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Important numbers

All service delivery issues (ALL HOURS)044 606 5000
Mossel Bay Fire and Rescue Services044 691 3722
Power interruptions (day)044 606 5000
Power disruptions (after hours)044 606 5000
Fire Station: Enquiries044 606 5000
Streets/Stormwater/Sewerage Defects044 606 5000
Water Disruptions (Day)044 606 5000
Emergencies (after hours)044 606 5000
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Important numbers

All service delivery issues (ALL HOURS) 044 606 5000
Mossel Bay Fire and Rescue Services 044 691 3722
Power interruptions (day) 044 606 5000
Power disruptions (after hours) 044 606 5000
Fire Station: Enquiries 044 606 5000
Streets/Stormwater/Sewerage Defects 044 606 5000
Water Disruptions (Day) 044 606 5000
Emergencies (after hours) 044 606 5000

MUNICIPALITY WINS ENGINEERING AWARD FOR WATER PROJECT

News

News

26 August 2010

MUNICIPALITY WINS ENGINEERING AWARD FOR WATER PROJECT

MUNICIPALITY WINS ENGINEERING AWARD FOR WATER PROJECT

The Mossel Bay Municipality has received a national award jointly with other municipalities in the Southern Cape for a visionary approach in developing new water sources to address the serious water shortage being experienced in the area for more than a year now.
 
The Visionary Client of the Year Award was made to the Eden District Municipality in partnership with the Mossel Bay, George, Knysna and Bitou municipalities by Consulting Engineers South Africa (CESA) at their 2010 Engineering Excellence Awards function which was held in Midrand on Wednesday, 18 August 2010.
 
CESA, previously known as the South African Association of Consulting Engineers, is a prestigious organisation, which was founded in 1952 and has a membership of over 460 consulting engineering firms.
 
Mossel Bay shared the award for its Reverse Osmosis plant for the purification of effluent water at Hartenbos. The plant was built in less than five months and completed at the end of June 2010 to supply up to 5 megalitres of water a day to PetroSA’s synthetic fuels plant at Mossel Bay. This is done in exchange for an equal portion of PetroSA’s quota from the Wolwedans Dam and thus saving valuable drinking-quality water for residential demand.
 
In their commendation, CESA said that Mossel Bay and the other municipalities concerned introduced innovative solutions to provide new water as a risk-free supplement to the surface water supplies and prevent supply failures in drought conditions.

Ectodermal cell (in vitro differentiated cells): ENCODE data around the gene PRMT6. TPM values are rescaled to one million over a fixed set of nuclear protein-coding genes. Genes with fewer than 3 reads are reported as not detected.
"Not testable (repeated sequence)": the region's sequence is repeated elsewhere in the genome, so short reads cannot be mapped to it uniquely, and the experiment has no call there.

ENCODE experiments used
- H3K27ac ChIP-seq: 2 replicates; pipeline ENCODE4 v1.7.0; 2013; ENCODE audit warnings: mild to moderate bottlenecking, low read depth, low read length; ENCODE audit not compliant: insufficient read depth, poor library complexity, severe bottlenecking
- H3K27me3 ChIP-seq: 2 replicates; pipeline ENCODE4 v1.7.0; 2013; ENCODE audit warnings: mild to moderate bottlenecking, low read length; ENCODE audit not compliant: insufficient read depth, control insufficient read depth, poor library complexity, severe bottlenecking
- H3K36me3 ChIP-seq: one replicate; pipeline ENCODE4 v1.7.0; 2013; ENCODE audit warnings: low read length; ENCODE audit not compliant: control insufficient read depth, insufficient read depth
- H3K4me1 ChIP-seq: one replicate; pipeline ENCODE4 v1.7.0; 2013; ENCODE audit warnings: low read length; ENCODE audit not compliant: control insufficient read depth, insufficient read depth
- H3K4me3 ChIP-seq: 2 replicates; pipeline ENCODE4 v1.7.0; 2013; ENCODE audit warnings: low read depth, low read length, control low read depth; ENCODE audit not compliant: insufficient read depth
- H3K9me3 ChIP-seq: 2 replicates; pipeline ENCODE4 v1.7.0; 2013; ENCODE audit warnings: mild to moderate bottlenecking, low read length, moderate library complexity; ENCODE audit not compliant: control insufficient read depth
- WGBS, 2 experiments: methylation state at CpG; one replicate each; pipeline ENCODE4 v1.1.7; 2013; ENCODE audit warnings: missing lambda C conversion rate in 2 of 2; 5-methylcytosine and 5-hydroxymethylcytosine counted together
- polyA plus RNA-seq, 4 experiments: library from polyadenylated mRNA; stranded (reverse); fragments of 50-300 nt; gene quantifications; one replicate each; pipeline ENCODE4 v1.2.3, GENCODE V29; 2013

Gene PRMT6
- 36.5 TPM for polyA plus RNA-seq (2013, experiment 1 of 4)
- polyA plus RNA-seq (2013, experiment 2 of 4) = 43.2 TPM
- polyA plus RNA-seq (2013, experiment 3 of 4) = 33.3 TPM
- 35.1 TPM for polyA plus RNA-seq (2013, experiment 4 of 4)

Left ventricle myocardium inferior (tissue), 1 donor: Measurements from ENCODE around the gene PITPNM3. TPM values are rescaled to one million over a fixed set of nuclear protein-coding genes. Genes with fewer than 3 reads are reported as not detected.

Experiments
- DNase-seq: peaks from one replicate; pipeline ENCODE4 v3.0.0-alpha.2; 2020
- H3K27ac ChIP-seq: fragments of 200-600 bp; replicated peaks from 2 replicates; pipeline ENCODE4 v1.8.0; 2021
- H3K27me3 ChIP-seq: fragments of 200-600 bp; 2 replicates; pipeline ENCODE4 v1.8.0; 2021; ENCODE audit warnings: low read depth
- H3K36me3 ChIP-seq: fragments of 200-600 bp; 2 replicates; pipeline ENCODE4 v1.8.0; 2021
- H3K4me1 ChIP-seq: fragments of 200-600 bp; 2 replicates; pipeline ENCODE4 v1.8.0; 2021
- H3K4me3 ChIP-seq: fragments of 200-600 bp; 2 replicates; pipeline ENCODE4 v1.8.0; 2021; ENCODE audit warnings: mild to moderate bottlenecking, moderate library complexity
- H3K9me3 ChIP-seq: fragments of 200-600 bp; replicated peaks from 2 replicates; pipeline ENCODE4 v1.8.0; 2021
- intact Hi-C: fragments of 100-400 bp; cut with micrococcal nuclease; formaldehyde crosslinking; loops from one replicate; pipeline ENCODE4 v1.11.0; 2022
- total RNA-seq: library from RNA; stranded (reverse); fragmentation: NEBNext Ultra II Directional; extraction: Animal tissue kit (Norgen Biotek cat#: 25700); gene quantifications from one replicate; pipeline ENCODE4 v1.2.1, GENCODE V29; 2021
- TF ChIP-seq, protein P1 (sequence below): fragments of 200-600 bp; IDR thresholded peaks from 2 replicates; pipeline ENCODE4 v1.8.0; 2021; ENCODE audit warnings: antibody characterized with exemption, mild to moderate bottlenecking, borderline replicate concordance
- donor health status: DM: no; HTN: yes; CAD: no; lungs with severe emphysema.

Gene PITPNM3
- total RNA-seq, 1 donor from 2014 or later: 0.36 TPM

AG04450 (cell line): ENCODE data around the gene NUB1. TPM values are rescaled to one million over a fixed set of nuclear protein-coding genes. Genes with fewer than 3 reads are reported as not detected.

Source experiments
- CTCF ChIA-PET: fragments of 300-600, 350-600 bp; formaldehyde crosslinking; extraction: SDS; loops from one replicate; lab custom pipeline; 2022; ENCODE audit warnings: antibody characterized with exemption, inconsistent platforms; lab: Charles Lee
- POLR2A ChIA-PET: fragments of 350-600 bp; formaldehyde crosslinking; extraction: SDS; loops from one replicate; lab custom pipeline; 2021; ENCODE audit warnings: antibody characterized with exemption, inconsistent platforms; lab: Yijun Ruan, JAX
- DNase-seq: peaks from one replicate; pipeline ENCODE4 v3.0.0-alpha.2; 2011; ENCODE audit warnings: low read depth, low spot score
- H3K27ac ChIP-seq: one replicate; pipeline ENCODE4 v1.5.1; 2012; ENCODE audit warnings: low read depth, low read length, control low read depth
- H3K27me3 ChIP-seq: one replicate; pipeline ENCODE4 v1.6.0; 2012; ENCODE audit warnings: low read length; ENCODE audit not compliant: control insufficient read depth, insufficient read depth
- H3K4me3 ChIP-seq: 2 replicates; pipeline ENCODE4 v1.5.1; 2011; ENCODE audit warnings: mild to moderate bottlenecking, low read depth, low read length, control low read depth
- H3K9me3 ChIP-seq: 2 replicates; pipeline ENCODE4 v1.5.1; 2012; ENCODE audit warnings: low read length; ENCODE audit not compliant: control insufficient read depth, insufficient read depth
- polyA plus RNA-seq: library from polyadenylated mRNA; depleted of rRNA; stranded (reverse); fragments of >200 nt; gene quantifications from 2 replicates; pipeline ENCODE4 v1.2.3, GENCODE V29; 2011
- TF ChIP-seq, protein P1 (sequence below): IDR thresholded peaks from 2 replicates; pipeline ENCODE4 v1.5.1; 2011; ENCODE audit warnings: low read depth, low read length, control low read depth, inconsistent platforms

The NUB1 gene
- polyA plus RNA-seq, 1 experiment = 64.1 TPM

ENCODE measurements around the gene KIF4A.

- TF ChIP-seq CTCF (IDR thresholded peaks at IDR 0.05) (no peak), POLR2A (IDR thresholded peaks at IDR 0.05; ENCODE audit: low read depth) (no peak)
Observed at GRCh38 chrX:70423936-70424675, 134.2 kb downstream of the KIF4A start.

It said that each of the projects, which include seawater desalination plants at Sedgefield, Knysna and Plettenberg Bay and an effluent purification plant at George, are unique in South Africa, and will, over time, assist water authorities in compiling new water policies on reuse and desalination.

The plant has been designed in such a way that its capacity can be increased to 10  megalitres a day if needed. The plant cost R49 million to build and PetroSA contributed R22,5 million and the National Treasury R16,5 million. The balance was financed by the Mossel Bay Municipality from its own sources.
 
Although it was too late to qualify for the CESA awards, the Municipality has in the meantime also commenced with the construction of a seawater desalination project at Voorbaai at a cost of approximately R200 million.
 
With its capacity of 15 megalitres a day, it will be just over seven times bigger than the next biggest seawater desalination plant in South Africa to date. This plant, which will also use reverse osmosis technology to desalinate the seawater, is scheduled for completion at the end of January 2011 or early February 2011.
 
A third of the plant’s production is destined for PetroSA’s plant and the company will contribute R80 million to its cost. The balance of the production will supplement the Municipal water supply in times of water shortages.
 
Should it rain enough and the Municipality be able to rely on cheaper surface water once again, the plant is likely to be mothballed and only be used at peak times, such as during the year-end holiday season, if needed as seawater desalination is an expensive process that will impact on water tariffs.